Museums

Post image for Kehinde Wiley Paints the Precariousness of Black Life

Much has been made of the current Kehinde Wiley retrospective at the Brooklyn Museum.

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Post image for J.M.W. Turner, the Sublime, and Me

LOS ANGELES — “You don’t experience the sublime looking through double glazing, or at a distant electric storm, or watching a sea rage on TV.”

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Artist Yoko Ono interacting with people activating her

Yoko Ono: One Woman Show, 1960-1971, an exhibition that opens tomorrow at the Museum of Modern Art, examines in depth the early work and ideas of a well-known, influential Fluxus and multimedia artist.

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Post image for The Strange Union of Contemporary Art and the Hudson River School

HUDSON, NY — River Crossings, the recently opened show up at the historic Thomas Cole House and Olana, Frederic Edwin Church’s architectural ode to Orientalism, over-promises and under-delivers.

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Post image for Voodoo, Abstraction, and a Haitian Artist in Paris

PARIS — The art in Hervé Télémaque’s Centre Pompidou retrospective floats between Port-au-Prince, New York, and Paris.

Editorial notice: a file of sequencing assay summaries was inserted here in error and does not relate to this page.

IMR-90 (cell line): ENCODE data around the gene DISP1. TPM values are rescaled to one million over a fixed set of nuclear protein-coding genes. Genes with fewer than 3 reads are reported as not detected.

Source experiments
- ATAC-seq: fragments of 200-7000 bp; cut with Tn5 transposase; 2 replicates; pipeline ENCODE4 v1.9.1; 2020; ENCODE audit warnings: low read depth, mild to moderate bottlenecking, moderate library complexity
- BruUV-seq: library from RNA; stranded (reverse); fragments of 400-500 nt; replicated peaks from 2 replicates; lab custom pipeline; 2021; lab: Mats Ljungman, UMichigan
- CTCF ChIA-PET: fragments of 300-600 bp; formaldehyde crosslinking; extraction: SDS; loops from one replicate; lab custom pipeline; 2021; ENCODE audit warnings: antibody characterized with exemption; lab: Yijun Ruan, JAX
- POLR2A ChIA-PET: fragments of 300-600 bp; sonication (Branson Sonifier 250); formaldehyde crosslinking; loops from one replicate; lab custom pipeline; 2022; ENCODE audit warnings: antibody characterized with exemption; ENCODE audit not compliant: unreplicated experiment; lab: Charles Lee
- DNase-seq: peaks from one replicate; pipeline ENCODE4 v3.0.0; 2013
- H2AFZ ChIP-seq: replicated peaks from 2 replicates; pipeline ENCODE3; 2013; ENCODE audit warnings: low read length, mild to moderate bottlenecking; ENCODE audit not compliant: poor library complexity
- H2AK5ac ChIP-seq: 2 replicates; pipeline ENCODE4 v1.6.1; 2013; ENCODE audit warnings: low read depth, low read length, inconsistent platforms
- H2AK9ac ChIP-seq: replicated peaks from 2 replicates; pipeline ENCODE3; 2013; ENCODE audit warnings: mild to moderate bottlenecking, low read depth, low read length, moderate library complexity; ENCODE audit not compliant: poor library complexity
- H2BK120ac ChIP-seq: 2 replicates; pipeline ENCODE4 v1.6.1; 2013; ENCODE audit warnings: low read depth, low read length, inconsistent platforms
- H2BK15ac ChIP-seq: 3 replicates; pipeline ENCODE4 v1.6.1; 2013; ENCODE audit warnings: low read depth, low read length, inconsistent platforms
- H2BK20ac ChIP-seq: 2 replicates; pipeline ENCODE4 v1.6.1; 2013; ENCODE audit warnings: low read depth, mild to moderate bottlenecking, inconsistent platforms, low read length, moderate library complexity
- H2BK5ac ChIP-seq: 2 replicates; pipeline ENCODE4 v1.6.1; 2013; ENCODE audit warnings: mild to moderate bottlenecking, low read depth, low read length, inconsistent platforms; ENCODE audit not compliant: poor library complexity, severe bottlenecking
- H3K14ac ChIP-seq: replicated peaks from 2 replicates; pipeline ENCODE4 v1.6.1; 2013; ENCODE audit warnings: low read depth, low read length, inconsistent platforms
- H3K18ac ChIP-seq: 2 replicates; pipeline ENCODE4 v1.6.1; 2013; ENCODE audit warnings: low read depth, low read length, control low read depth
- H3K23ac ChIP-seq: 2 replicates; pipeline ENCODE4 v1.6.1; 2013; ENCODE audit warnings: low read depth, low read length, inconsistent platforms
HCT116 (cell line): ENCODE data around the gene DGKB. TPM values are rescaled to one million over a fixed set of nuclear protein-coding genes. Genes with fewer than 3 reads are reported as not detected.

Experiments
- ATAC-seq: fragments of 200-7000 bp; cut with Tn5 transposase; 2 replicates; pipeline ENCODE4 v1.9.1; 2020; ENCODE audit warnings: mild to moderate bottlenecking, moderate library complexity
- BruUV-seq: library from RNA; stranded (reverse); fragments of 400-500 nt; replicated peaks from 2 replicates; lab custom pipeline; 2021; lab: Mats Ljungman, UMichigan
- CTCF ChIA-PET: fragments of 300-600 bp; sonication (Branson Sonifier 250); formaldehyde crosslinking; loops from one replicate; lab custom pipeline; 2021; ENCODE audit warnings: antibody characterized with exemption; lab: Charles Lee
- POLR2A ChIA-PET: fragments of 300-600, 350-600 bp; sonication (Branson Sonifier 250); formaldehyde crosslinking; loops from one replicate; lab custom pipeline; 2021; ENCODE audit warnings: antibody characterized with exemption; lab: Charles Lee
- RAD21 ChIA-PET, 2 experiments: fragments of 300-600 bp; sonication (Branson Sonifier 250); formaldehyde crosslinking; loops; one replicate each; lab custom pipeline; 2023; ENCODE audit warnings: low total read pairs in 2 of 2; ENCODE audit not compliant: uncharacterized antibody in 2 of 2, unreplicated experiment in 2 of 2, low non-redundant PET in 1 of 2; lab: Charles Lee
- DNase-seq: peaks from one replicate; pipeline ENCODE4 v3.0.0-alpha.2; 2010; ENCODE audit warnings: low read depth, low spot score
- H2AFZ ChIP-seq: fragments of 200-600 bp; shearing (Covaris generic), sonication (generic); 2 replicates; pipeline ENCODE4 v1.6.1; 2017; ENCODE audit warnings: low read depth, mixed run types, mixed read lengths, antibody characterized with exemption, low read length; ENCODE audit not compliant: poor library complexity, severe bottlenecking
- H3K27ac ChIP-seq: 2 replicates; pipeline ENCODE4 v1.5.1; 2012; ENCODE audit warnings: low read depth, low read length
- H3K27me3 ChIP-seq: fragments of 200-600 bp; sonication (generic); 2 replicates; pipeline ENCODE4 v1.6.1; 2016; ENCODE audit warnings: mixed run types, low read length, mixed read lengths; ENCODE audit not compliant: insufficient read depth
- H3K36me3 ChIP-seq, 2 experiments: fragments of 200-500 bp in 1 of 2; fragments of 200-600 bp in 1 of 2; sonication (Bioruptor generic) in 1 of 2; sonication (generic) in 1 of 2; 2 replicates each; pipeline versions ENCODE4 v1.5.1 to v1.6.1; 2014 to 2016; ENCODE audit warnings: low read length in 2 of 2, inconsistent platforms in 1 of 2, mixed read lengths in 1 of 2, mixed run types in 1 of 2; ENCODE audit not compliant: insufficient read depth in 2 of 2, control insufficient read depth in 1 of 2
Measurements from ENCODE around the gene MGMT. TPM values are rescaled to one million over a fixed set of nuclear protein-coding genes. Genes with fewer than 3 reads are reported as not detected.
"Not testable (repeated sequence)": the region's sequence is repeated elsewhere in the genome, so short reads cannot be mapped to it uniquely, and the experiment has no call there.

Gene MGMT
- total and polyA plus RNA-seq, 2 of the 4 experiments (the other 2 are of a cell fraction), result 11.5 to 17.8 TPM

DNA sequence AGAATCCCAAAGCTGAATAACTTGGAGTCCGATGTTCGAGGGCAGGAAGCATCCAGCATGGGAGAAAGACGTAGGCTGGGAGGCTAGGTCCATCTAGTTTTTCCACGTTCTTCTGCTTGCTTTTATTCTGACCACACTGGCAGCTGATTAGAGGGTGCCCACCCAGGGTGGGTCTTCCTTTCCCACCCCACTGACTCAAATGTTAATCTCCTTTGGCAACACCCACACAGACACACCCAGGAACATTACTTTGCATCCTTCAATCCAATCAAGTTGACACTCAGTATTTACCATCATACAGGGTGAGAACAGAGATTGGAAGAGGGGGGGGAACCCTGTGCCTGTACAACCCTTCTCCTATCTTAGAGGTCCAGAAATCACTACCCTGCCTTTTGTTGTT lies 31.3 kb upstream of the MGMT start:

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Post image for What Was Art of the 1990s All About?

MONTCLAIR, NEW JERSEY — To devote a show to an era is to delimit the era in question, carving it off from surrounding epochs and ascribing some measure of thematic or aesthetic continuity to it.

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Street advertisement for New Museum Triennial

Poetry has never been more of a hackneyed product — from tiresome MFA hybrid poems to stale derivations of pop/Net conceptualism to the New New New York School, always proclaiming that its linking of art, gay male cosmopolitanism, and poetics is “new.”

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Utagawa (Gountei) Sadahide, “The Newly Opened Port of Yokohama in Kanagawa Prefecture” (1860)

Discovering Japanese Art: American Collectors and the Met is the unsexy title of a luxuriantly sensual exhibit that speaks with uncanny precision to our post-postmodern moment.

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Post image for Wooden Sculptures that Tempt Touch

HONG KONG — In the book accompanying her late husband’s retrospective, Tong Chiu Wai-yee says: “When people talk about Tong King-sum, they focus on his flawed body alongside his artistic achievement.”

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Ed Sanders

In early 1966, following a New Years’ gig by his folk-rock band, the Fugs, the poet Ed Sanders woke up to find that his Peace Eye Bookstore, then on East 10th Street, had been raided by the NYPD.

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